China could develop up to 863GW of floating solar and use this to help bring more green energy to areas such as Beijing where land is at a premium, according to a new study.

China should work harder on promoting floating solar to help “preserve scarce land resources” in its population-dense east and south, the researchers argued in their paper last month.

China accounts for around a third of global solar capacity and had 392GW installed by the end of 2022 (alongside 365GW of wind power).

Consultancy Rystad Energy expected China to top 500GW by the end of last year and hit 1TW by the end of 2026.

But the Chinese researchers behind the new paper, published in the journal Renewable Energy, said that traditional land-based PV suffers from a combination of “relatively low” power output and a scarcity of available land.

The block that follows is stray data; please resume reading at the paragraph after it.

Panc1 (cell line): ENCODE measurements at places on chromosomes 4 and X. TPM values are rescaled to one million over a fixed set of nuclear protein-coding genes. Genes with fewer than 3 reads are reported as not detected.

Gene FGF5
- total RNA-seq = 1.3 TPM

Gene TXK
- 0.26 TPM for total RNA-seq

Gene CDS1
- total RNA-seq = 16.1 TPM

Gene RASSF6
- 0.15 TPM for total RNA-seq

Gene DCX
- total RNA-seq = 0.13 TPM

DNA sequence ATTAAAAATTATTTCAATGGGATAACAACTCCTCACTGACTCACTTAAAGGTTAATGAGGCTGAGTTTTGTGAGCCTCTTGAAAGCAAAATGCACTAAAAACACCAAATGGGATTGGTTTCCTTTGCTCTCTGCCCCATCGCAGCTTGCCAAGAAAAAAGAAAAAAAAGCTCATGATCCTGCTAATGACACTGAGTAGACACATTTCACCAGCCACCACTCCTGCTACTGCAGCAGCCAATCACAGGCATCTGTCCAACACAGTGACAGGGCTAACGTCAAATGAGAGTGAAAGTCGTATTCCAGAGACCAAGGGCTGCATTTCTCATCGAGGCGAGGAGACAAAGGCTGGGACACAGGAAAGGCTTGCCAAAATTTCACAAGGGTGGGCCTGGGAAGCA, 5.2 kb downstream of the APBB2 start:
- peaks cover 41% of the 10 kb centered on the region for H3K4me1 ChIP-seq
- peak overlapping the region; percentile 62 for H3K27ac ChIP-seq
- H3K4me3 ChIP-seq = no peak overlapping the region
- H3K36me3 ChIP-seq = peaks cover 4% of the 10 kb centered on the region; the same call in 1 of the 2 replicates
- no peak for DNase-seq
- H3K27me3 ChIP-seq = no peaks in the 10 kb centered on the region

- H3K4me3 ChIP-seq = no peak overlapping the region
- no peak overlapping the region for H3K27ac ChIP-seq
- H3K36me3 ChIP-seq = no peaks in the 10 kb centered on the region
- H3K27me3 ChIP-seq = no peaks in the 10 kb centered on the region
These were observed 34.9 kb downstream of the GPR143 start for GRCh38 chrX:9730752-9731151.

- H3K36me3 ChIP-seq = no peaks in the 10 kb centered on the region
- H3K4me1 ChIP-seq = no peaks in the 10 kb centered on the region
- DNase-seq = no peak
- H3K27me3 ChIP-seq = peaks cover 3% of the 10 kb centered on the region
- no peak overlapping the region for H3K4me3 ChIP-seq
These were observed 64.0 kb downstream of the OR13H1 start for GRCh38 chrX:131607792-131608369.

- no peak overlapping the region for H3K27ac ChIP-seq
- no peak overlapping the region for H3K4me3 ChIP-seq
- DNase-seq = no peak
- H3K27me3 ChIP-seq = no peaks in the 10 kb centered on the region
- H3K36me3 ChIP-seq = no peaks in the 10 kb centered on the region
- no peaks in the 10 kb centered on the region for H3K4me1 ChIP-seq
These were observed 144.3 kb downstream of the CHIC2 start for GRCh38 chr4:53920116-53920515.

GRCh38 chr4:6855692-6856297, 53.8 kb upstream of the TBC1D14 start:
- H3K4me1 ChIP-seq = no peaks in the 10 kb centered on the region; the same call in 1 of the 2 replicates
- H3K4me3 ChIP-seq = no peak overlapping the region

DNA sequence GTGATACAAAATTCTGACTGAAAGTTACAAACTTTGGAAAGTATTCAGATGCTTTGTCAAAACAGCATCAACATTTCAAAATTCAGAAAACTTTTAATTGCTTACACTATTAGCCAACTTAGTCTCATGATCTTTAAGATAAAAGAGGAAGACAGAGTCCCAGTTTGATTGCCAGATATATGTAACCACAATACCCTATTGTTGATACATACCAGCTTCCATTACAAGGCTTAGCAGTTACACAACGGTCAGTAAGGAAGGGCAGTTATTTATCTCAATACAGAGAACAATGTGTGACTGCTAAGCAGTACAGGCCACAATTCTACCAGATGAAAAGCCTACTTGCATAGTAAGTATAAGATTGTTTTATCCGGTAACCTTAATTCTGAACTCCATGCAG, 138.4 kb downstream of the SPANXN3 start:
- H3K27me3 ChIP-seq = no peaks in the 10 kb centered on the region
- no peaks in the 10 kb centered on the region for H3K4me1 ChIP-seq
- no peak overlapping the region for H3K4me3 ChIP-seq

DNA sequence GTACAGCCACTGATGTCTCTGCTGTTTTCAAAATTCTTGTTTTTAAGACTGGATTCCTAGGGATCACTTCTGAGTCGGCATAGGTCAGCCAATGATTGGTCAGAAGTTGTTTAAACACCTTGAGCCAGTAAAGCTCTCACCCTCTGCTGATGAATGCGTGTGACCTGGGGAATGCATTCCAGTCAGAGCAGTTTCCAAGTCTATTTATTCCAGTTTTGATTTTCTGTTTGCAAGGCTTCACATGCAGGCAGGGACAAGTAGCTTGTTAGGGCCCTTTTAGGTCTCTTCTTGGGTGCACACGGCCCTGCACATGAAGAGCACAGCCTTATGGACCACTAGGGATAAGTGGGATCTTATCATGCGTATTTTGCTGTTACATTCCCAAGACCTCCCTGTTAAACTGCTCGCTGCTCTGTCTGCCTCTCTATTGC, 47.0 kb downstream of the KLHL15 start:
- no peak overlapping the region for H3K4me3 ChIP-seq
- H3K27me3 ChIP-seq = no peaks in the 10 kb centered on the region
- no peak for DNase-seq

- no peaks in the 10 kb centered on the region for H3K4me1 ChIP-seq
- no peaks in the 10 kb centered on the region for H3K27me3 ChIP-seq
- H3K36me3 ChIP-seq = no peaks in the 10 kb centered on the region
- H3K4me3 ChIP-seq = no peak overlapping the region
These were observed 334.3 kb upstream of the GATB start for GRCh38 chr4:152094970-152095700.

The high cost of land in urbanised areas furthermore “significantly affects the economic performance” of land-based solar.

Floating solar panels meanwhile tend to produce more power as they benefit from the cooling effect of the water bodies that they sit in.

Floating panels also don’t suffer from dust accumulation, as they are washed clean by the water.

The researchers found that, even if the initial investment cost is higher for floating solar, its “lifetime economic payback” can still outperform that of land-based panels in “some solar-abundant areas or provinces with higher electricity tariffs.”

The potential capacity for floating solar in China is 706GW–863GW, found the researchers. That would otherwise occupy 7,117 square kilometres of land.

While this is dwarfed by its land-based solar potential of 68TW, the researchers found that for several well-developed provinces the potential installed capacity for floating solar is “also more than ten times that of their existing installed capacity.”

The study did not compare the cost and viability of developing China’s floating solar potential with that of its offshore wind potential. That is estimated by the World Bank at almost 3TW between both fixed bottom and floating turbines.